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Review: The Parley Tree, ed. Patrick Williamson

SARADHA SOOBRAYEN, 'Is Poetry The Real Mother Tongue?', Poetry Review Vol. 102:4, Winter 2012

The parley tree (arbre a palabres), also known as the baobab tree, can live over a thousand years and has survived atrocities spanning lifetimes, as on Goree island, off Dakar in Senegal, a major landmark in the history of slavery: the final African stop for slaves bound for the Americas. One of the recent additions to Arc Publications's bilingual translation anthology series takes its name from this emblematic tree.

Editor and translator Patrick Williamson presents a linguistic map of diverse poetries in French, unconfined by geographical and political borders. This anthology showcases established poets from Algeria, Cameroon, Chad, Congo Brazzaville, Democratic Republic of Congo, Djibouti, Ivory Coast, Lebanon, Mauritius, Morocco, Senegal and Tunisia. These contemporary poets are rooted in the French language but are haunted by 'open wounds' from the colonial aftermath, and united and divided through their complex relationship with the language of the oppressor, and the language of liberty and exile.

Through this they have developed a lingua franca poetry, coexisting uneasily at times alongside the many mother tongues and national languages, including Arabic, Fula, Bambara, Berber, Wolof and Mauritian Creole as in the work of Khal Torabully, whose long discursive poem, Hold full of stars, Coolitude, ends in a telling question:

Coolitude: because I am Creole through my rigging, Indian
by my mast, European by the yard, Mauritian through quest and
French through exile. I will only be elsewhere in my self
because my native land exists only as I imagine...

Is that why poetry is my real mother tongue?

This is an example of the complex identity emerging through the language, a shared history of displacement that is both common and hidden. Hence the term coolitude, coined by Torabully, to signify the ownership of a mosaic identity, stemming back to the derogatory term used for indentured labourers: coolie.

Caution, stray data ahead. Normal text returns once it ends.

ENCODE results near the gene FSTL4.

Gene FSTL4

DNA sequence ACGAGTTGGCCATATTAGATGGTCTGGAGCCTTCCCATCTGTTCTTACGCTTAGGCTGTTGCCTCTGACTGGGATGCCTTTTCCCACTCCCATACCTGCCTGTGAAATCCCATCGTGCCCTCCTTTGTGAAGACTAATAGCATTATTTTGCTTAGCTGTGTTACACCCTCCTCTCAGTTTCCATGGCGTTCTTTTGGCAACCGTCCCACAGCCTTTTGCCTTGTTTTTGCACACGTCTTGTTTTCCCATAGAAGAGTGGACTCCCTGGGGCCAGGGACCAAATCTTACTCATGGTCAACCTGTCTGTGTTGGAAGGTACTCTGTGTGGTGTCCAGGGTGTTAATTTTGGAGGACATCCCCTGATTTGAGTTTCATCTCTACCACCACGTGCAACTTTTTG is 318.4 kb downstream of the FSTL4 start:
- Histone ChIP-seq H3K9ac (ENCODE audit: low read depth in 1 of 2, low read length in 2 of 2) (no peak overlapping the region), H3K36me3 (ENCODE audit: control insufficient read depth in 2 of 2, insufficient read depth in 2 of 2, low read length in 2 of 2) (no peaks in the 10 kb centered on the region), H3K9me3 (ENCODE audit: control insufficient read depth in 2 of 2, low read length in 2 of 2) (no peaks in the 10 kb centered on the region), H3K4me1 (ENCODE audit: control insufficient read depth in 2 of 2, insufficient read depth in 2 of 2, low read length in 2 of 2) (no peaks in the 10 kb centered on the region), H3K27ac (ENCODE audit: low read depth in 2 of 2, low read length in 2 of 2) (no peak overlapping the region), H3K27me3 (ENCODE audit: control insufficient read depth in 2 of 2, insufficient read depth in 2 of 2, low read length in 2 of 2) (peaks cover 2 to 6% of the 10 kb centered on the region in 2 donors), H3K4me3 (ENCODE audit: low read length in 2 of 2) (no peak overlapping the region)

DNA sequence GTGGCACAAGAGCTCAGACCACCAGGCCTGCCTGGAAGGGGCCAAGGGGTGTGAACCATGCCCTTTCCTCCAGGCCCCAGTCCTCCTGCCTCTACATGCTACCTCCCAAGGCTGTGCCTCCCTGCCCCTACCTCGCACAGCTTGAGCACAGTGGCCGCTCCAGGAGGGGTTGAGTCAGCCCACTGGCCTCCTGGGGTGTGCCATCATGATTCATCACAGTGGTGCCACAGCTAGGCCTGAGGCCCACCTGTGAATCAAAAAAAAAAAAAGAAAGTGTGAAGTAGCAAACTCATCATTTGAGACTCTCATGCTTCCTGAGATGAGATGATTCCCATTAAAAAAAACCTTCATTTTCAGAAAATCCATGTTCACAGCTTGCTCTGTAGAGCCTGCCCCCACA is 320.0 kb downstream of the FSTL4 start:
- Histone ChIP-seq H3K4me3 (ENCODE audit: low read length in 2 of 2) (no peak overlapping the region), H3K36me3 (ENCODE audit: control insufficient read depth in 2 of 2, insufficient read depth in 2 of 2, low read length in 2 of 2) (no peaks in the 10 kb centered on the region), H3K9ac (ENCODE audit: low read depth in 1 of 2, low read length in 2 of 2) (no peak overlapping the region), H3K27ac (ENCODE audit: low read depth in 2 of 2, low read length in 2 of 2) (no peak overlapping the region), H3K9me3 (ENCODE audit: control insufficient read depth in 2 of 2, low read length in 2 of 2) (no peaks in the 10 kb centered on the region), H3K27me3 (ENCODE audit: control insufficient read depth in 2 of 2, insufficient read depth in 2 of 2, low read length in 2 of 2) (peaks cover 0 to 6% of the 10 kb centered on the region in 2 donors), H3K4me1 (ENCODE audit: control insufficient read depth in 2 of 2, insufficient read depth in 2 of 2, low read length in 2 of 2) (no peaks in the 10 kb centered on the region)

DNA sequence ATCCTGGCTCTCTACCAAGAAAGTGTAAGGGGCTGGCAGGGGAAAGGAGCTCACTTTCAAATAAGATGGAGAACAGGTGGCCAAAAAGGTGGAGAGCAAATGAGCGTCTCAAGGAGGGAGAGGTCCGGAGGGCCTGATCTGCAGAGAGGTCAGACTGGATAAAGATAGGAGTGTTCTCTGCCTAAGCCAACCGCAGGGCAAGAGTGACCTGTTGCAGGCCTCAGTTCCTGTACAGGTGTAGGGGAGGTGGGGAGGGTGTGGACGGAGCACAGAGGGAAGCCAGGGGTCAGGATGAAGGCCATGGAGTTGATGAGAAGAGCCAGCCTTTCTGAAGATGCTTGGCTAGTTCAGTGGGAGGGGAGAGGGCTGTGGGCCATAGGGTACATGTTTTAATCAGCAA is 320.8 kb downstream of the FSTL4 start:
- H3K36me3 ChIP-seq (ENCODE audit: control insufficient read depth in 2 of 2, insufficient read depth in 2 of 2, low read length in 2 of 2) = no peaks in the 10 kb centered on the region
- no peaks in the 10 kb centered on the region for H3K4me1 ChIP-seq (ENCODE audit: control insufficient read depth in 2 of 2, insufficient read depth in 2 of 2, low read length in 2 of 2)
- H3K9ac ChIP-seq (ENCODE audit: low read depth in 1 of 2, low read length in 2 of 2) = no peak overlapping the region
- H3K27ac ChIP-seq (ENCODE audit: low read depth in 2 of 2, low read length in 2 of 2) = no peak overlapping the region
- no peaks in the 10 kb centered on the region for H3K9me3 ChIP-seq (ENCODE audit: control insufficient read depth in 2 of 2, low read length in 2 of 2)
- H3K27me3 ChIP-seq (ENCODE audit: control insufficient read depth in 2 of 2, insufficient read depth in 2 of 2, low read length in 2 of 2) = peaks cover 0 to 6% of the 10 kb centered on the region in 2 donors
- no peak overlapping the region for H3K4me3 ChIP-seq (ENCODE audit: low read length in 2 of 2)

In his preface the poet Tahar Bekri comments that:

Such a project is aimed primarily at doing away with the divisions and distinctions between countries of the same continent [...) the poets themselves have long wished to be associated with common threads and to escape artificial and suspect pigeon-holing, which has long been imposed by fairly reductive historical literary division.

Much of the commonality in imagery found within the poetry is rooted within the language of landscape. Poetry reclaiming and restoring the elemental features of colonised lands, ravaged by wars. The recurring image through many of the poets' work is of the baobab or parley tree, which signifies a traditional meeting place for communities to converse and tell stories, creating dialogue that ranges from complaint to reconciliation. The opening of Senegal-born Amadou Lamine Sail's Whitman-like long poem My Country is not a dead country sees this place in shadow:

My country is not a nocturnal baobab
blackened grass a cold flower
anemic fruit a land on its knees
My country is not a road cut off
a pot-holed surfaced a muddy sky
my country is not the pressing need of vultures

Born in Abidjan, Ivory Coast, Tanella Boni is one of the three featured women poets, alongside Amina Said (Tunisia) and Venus Khoury-Ghata (Lebanon). They are well suited to tackling the larger themes of war and the legacy of slavery as witnessed by the baobab trees in Tanella Boni's delicate and powerful four-poem sequence 'Goree Baobab Island':

perhaps happiness is so far away
invisible among the tamarind leaves
when my hand brushes the fruit
to share them with spirits laughing at man's
cruelty to man
perhaps the hope in my eyes drags
the future in clouds of dust where I seek
sparks and the dignity of condemned souls

This poem is an example of the way in which The Parley Tree offers a blend of lyricism, anger, humility and intellect, through a rich tapestry of inherited influences and styles that infuses the text of the poems. These translations offer English speakers the flavour of distinct voices moving through the French language, which lends itself to being shaped in a variety of forms, ranging between the longer lines, sequences and shorter lyrics that explore philosophical moments of being.

Saradha Soobrayen is a freelance poetry editor and coach, and is a trustee of Modern Poetry in Translation.